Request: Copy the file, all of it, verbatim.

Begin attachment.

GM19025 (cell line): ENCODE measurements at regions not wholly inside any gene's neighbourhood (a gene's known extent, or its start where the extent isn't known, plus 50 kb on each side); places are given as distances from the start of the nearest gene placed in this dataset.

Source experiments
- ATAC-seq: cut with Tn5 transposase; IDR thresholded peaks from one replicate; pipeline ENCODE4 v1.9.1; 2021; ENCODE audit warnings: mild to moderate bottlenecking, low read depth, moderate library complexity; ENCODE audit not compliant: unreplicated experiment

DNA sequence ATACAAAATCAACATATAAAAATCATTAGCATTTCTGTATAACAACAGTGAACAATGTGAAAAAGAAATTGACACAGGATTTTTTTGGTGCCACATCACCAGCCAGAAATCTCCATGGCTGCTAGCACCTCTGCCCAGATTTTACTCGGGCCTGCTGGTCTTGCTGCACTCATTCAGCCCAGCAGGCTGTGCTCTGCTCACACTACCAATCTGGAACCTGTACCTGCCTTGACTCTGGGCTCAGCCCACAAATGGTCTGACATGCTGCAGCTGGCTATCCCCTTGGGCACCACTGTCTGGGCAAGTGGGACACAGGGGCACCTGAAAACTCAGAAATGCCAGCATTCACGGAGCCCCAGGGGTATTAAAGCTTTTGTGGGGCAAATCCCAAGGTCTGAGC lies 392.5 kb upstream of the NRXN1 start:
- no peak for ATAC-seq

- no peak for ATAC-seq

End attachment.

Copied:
GM19025 (cell line): ENCODE measurements at regions not wholly inside any gene's neighbourhood (a gene's known extent, or its start where the extent isn't known, plus 50 kb on each side); places are given as distances from the start of the nearest gene placed in this dataset.

Source experiments
- ATAC-seq: cut with Tn5 transposase; IDR thresholded peaks from one replicate; pipeline ENCODE4 v1.9.1; 2021; ENCODE audit warnings: mild to moderate bottlenecking, low read depth, moderate library complexity; ENCODE audit not compliant: unreplicated experiment

DNA sequence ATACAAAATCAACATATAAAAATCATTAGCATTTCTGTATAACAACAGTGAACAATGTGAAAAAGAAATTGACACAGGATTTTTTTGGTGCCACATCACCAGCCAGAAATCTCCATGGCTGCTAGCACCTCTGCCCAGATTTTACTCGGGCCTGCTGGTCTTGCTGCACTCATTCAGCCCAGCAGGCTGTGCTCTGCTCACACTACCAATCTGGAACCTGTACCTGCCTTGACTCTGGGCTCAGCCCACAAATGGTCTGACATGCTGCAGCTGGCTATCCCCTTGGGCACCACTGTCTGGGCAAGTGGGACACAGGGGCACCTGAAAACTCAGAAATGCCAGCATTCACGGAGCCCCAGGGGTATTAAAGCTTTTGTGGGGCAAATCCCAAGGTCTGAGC lies 392.5 kb upstream of the NRXN1 start:
- no peak for ATAC-seq

- no peak for ATAC-seq